The advent of 3D technology is bringing new opportunities for the cultural heritage sector, offering innovative ways to provide access to heritage for education, tourism, research and enjoyment. In this post we explore the 3D ScannerBox, which aims to provide a free resource to enable anyone to employ 3D scanning in their organisation.
We’re putting measures in place with immediate effect to minimise the COVID-19 risk for our staff, their families and communities while continuing our operations to the greatest extent possible. We’d like to share what that means in practice.
CultureMoves works to develop technologies that encourage the use, adaption and sharing of content from Europeana in real-life scenarios for tourism and education. In this guest post for Pro News, the team behind the project highlight the tools, activities and events they have been working on.
This January we look at how the public domain contributes to the re-use of cultural heritage and explore different aspects of open acces. In this post, we begin by highlighting which of the more than ten million public domain works accessible through Europeana were viewed the most last year.
Title: TuEuropeana 2019 visual, reusing Jan Brueghel the Younger, Paradise with the Fall of Man, Mauritshuis, Holandia, public domain ;Fabryka papieru w Krapkowicach, Narodowe Archiwum Cyfrowe; Grażyna Rutowska, Kontenery na śmieci pod blokiem przy ul. Baczyński
The TuEuropeana project recently ran a poster competition exploring the theme of environmental sustainability to encourage the creative reuse of material accessed through Europeana and Polish digital repositories. In this post, Małgorzata Szynkielewska, Europeana's Content and Exhibitions Coordinator, interviews Maria Drabczyk - Chief International Projects Expert at FINA and Europeana Network Association Members Councillor - about the competition, which Małgorzata was a jury member.
Europeana has been a partner in the Time Machine project since its beginnings. Now, Europeana and Time Machine have signed a statement of collaboration to work together to explore opportunities to further their partnership, building upon existing synergies between the work and ambition of the two organisations.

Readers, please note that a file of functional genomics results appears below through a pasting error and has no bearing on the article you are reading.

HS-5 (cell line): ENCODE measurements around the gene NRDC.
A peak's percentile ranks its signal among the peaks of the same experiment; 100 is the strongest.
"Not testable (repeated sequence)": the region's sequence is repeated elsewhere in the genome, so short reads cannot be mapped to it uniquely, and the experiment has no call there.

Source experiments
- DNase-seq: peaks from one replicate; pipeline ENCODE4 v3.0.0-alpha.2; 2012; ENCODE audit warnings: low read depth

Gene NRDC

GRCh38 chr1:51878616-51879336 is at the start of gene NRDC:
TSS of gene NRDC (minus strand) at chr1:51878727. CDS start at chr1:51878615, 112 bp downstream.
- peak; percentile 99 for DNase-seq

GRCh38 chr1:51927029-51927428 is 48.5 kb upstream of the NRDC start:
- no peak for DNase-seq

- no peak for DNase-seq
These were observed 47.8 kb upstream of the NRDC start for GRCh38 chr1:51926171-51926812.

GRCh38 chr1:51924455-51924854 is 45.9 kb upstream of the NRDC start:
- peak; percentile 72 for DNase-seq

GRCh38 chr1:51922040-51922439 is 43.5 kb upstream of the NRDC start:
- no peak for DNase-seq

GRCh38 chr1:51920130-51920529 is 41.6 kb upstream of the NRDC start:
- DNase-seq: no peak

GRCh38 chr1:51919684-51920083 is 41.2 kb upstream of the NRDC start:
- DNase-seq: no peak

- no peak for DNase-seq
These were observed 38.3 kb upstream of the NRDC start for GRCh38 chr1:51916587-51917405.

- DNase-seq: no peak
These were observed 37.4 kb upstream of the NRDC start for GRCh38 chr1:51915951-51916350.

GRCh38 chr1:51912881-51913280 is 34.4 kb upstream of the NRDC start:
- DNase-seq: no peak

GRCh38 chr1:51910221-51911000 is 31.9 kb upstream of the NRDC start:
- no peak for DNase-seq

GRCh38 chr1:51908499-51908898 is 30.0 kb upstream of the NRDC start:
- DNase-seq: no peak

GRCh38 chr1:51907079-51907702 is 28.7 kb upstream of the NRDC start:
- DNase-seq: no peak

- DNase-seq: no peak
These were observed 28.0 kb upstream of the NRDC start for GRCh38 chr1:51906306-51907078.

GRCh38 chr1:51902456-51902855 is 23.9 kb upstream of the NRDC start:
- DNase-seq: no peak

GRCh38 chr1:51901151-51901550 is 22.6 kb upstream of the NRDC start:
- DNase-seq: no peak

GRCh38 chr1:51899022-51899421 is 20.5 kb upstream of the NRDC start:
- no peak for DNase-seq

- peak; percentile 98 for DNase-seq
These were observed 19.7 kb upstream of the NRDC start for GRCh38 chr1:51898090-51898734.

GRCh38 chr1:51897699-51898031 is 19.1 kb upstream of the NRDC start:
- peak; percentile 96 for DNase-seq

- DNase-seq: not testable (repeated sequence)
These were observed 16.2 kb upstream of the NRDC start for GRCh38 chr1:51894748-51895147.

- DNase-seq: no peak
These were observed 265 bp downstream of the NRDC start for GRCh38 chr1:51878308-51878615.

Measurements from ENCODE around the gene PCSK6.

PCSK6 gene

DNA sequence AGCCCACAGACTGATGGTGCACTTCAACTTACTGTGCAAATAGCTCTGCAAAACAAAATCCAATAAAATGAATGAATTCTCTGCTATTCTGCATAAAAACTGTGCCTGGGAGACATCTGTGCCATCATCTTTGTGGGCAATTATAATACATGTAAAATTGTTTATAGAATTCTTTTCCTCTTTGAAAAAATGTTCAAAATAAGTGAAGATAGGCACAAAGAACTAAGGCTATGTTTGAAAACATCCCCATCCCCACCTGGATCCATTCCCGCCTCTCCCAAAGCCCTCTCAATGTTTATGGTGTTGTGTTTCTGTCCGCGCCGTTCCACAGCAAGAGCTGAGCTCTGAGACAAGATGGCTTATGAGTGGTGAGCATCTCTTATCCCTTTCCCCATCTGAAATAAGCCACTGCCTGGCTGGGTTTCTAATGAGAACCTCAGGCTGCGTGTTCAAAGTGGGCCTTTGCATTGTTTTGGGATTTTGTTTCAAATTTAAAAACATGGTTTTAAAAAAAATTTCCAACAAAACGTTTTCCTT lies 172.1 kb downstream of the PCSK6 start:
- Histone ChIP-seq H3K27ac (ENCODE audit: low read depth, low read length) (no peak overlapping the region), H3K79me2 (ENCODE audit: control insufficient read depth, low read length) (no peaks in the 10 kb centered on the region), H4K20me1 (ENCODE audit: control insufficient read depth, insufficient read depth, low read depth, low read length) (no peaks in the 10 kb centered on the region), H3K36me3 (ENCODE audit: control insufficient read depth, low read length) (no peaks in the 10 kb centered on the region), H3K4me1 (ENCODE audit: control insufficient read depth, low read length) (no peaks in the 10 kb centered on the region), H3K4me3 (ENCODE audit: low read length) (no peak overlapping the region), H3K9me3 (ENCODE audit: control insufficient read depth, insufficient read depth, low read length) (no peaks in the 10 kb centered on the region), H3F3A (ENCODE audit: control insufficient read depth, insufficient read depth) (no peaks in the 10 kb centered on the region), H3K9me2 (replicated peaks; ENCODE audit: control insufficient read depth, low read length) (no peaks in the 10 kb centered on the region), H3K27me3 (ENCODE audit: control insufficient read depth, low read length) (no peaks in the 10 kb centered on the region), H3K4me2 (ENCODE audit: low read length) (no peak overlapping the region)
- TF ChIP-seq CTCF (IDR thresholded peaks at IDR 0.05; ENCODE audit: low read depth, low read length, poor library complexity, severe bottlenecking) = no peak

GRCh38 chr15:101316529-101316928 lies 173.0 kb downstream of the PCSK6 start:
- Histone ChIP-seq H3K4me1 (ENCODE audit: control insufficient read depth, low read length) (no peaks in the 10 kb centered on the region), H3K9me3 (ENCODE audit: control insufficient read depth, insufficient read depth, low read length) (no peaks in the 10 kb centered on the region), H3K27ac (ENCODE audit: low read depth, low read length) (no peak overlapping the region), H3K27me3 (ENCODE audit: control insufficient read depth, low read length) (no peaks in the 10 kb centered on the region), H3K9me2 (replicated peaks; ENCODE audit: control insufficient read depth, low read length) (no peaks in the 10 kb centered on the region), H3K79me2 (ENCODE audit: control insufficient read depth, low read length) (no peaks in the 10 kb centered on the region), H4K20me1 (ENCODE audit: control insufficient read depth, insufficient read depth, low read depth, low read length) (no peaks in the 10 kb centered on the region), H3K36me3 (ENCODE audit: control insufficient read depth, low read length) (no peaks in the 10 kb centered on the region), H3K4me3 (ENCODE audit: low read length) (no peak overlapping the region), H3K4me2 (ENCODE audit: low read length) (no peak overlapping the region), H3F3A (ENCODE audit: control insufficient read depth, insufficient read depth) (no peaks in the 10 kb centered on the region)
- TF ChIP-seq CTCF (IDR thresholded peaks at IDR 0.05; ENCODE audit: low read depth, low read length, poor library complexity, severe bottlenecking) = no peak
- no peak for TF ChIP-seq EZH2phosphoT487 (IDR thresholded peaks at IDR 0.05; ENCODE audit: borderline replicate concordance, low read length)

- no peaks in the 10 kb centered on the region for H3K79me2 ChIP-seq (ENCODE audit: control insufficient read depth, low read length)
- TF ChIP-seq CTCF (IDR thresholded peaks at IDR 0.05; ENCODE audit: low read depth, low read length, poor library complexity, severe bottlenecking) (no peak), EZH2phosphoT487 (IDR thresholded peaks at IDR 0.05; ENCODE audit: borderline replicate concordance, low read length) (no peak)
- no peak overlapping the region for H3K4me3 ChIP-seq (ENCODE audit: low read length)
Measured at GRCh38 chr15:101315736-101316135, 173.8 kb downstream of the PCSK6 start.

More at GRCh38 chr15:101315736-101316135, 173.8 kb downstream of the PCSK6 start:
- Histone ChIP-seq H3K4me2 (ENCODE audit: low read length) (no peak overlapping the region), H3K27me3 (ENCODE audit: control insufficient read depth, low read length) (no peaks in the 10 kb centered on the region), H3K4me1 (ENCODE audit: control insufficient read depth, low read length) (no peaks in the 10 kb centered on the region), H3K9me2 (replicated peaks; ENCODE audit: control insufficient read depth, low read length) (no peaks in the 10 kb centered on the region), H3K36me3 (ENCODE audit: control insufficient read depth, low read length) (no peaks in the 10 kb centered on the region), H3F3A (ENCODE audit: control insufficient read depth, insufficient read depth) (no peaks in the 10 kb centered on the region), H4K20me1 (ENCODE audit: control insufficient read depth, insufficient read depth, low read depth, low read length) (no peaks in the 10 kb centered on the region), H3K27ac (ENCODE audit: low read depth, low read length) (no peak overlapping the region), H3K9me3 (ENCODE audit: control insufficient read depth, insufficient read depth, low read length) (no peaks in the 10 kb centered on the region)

From 27-29 November, 269 cultural heritage and technology professionals from 37 countries met in Lisbon, Portugal, to connect the Europeana Network Association communities. Here are a few highlights and the links you need to revisit and relive the Europeana 2019: Connect Communities conference.
Europeana, together with cultural heritage institutions across the globe, is preparing to join the Public Domain Day celebrations in January. In this post, we look at the different ways cultural heritage institutions can get involved.
Access to digital cultural heritage across languages is a priority for the Europeana community and beyond, with a recent EU Presidency meeting in Helsinki highlighting why multilingualism is crucial for us and society. In this post, we explore some of the proposals for improving the multilingual aspects of the Europeana Collections portal and tell you what you can do to help build multilingual systems for digital cultural heritage.
Do you work at a cultural heritage institution with out of commerce works in its collection? Thanks to the the Out of Commerce Works Provisions in the European Copyright Directive adopted in May 2019, it will soon become much easier to share these with the public. But there are some details to be defined at the national level. In this post Ariadna Matas, Junior Policy Advisor at the Europeana Foundation, offers advice on how to get involved in the stakeholder dialogues on out of commerce works that should take place in every EU member state.
In recent years, the threat of climate change has been a topic of conversation around the world, and Europeana has been listening. We have organised our annual conference, Europeana 2019, with our planet in mind, and this post explores some of the decisions we’ve made to help create a more sustainable event.